Emrys looked at it all, made a face, and wandered in what seemed like a distracted fashion across ruined ground. Aric watched for a moment, partly to see if Em would beckon him and partly because Emrys from the back, in whatever the shape of the day might be — at the moment male, sometimes female, sometimes someplace in between, enchantment in motion and glitteringly luscious — was worth watching, focused and capable and graceful as fairy-mounds at dusk.

Em didn’t wave him over, though, so whatever’d captured that intent attention, it hadn’t been urgent. That being the case, Aric went back to gloomily contemplating smudges and smears and gastropod grease. Glistening trails stretched back behind the village, toward the lake, which also happened to be the direction Em had gone.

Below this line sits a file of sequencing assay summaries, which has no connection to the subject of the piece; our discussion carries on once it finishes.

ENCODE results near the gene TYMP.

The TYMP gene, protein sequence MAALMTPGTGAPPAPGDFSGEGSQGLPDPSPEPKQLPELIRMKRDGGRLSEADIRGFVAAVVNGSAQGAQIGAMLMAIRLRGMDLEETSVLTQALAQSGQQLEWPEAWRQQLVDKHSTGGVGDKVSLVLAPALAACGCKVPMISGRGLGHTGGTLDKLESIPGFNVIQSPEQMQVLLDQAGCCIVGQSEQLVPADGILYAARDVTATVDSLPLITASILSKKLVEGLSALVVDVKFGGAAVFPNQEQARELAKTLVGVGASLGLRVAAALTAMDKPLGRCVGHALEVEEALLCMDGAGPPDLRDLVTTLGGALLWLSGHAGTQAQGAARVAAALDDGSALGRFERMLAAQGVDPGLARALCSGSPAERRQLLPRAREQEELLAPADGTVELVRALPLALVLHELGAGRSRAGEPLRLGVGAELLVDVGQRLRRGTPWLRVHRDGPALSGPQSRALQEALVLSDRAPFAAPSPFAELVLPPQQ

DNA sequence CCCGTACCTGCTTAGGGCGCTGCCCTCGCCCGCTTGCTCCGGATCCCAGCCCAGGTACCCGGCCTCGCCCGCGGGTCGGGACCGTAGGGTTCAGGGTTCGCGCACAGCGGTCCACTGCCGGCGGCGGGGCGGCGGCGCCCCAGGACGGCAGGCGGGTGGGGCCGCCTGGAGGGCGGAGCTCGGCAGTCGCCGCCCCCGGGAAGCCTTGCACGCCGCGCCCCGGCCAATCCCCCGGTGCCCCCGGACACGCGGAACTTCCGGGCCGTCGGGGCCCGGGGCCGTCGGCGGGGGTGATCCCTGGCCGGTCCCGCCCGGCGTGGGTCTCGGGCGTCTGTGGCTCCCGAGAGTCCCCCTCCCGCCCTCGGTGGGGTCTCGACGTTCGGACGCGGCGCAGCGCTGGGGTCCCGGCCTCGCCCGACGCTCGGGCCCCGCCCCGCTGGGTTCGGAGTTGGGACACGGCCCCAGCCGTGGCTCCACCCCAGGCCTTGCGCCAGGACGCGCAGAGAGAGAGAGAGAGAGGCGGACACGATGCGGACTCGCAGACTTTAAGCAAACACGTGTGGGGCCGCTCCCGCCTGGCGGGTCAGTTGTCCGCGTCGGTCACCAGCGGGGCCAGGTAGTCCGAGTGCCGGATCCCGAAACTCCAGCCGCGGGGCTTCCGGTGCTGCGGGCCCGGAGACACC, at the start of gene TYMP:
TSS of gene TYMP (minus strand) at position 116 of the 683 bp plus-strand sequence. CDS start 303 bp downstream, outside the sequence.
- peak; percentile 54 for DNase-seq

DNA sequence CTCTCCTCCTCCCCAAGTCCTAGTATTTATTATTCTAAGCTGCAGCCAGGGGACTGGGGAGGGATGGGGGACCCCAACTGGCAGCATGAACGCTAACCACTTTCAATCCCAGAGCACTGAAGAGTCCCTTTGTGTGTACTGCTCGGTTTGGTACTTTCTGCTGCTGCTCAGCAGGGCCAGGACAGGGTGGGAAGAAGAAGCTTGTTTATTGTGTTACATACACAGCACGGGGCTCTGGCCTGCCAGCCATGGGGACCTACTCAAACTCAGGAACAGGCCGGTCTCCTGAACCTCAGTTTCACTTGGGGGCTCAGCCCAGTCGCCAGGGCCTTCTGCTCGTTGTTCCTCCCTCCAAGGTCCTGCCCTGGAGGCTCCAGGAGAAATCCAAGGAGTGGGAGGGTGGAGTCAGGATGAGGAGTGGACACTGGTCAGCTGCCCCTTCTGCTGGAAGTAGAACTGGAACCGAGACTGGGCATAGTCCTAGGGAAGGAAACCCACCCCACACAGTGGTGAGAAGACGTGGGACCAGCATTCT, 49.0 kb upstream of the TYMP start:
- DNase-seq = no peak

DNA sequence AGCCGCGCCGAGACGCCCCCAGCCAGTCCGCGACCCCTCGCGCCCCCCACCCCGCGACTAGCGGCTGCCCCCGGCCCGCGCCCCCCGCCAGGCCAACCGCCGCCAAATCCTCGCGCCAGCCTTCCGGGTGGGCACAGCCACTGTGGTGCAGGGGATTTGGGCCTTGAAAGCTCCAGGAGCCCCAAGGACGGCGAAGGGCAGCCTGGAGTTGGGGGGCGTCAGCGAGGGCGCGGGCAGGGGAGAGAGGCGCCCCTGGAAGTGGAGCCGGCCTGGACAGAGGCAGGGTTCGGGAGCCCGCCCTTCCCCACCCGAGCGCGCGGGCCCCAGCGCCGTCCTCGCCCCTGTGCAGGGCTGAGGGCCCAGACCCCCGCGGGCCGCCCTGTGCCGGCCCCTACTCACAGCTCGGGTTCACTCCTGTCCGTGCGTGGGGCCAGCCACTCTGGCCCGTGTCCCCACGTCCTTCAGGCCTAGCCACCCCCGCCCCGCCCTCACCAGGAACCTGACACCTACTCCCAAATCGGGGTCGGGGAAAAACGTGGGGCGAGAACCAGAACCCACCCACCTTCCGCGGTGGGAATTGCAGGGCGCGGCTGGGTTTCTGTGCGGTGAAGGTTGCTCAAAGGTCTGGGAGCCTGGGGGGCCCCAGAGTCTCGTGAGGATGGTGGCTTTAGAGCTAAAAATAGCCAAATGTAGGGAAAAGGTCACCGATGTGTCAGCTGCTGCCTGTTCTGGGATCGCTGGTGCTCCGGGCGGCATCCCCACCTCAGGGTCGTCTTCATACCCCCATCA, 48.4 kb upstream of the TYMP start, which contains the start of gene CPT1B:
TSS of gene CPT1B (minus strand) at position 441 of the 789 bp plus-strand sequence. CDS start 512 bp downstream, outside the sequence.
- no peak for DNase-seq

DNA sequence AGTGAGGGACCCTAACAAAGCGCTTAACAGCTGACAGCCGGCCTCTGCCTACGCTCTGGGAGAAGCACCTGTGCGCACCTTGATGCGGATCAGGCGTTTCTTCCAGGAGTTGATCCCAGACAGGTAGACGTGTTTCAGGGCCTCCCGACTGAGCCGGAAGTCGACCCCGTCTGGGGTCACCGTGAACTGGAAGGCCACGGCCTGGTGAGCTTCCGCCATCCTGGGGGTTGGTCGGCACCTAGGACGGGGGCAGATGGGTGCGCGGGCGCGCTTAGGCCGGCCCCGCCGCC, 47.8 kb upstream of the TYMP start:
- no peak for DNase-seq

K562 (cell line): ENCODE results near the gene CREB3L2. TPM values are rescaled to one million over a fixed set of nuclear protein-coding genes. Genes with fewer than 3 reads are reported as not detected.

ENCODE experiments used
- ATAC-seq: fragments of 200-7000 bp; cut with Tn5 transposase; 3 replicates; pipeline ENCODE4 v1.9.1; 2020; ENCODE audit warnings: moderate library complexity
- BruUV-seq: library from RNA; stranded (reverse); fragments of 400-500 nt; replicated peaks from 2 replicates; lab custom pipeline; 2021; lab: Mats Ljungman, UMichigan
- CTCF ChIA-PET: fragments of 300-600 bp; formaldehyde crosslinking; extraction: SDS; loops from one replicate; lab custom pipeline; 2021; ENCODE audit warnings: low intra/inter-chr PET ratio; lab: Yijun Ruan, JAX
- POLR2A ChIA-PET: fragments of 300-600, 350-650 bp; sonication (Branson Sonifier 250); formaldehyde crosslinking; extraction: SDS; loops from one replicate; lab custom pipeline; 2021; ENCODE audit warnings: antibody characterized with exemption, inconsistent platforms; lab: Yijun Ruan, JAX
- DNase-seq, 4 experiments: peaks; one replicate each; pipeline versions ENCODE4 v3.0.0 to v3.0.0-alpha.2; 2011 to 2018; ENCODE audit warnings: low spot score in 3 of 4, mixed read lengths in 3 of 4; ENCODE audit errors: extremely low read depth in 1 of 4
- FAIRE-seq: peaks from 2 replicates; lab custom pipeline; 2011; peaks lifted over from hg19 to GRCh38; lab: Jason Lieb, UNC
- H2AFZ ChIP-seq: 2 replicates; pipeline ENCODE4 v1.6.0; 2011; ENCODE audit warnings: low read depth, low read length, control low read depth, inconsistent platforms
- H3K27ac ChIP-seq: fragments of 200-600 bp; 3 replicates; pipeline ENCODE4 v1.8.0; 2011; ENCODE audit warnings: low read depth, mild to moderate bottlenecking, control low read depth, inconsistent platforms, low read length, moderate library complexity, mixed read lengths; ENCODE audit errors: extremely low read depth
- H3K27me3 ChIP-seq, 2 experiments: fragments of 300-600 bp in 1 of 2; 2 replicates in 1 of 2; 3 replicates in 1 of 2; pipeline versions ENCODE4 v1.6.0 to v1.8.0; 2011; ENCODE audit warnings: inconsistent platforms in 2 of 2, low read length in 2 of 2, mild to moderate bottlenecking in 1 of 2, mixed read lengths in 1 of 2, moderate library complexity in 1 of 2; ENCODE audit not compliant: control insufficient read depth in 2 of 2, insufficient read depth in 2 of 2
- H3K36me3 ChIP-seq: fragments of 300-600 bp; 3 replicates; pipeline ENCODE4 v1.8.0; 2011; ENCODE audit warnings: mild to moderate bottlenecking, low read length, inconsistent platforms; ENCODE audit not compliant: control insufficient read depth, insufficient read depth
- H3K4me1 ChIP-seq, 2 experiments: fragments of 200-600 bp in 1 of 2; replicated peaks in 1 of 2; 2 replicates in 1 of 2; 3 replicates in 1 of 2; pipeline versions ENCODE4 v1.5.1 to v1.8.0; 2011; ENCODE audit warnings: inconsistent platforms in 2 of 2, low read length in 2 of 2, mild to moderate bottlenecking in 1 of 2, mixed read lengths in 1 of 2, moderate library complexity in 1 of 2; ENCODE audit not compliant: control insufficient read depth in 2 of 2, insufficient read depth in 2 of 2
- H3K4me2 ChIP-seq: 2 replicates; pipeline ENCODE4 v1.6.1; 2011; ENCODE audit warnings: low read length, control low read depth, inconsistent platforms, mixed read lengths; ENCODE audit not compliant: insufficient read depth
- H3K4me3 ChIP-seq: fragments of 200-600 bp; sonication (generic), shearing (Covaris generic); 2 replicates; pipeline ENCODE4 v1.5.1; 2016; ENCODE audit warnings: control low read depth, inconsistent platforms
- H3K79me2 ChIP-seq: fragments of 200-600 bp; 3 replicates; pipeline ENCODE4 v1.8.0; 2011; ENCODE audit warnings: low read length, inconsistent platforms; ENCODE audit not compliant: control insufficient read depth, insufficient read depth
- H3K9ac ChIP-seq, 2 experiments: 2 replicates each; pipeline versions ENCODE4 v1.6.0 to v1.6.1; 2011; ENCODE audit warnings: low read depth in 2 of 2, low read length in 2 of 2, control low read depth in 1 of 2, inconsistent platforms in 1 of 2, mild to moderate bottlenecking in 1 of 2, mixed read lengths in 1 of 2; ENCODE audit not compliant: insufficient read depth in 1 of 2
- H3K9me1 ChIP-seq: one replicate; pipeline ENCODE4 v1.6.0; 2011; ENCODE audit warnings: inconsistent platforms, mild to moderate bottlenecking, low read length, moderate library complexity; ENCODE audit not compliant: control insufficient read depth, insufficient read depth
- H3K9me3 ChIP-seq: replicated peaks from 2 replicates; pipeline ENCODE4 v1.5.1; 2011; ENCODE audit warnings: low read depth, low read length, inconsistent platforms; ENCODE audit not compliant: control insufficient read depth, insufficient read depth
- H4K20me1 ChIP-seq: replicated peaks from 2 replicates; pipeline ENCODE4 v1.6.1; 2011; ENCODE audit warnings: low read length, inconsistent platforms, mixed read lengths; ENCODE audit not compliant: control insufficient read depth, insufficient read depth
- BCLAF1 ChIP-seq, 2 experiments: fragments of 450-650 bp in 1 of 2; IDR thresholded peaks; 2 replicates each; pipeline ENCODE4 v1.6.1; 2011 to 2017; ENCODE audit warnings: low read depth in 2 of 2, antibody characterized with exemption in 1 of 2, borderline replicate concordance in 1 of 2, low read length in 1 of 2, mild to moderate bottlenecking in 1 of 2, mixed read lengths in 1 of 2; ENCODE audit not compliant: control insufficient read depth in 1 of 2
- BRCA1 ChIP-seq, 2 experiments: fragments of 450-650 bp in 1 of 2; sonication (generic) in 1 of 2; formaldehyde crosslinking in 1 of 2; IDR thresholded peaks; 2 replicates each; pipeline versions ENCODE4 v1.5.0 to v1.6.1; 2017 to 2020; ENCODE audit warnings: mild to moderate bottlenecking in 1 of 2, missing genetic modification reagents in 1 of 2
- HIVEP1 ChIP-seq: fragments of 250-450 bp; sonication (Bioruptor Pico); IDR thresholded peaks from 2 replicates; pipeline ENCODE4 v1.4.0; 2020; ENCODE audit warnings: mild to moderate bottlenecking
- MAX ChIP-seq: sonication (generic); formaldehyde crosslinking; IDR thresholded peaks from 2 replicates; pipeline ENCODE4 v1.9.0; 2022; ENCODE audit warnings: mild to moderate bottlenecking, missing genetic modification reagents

Aric scuffed one of the shining patches experimentally with a boot. They were indeed large. And sticky. “They come out at night?”

“In the early morning.” The young councilor eyed Aric’s boot, and then eyed Aric’s sword, and then blurted out, “Is that the Stormblade?” in the manner of someone who’d been trying very hard not to ask ever since first setting eyes on the hilt.

Aric lifted both eyebrows at him. “What do you think?” The answer was, like most things, complicated. And probably not what the young man wanted.

“Er …”

“You’ve been listening to bards, haven’t you?”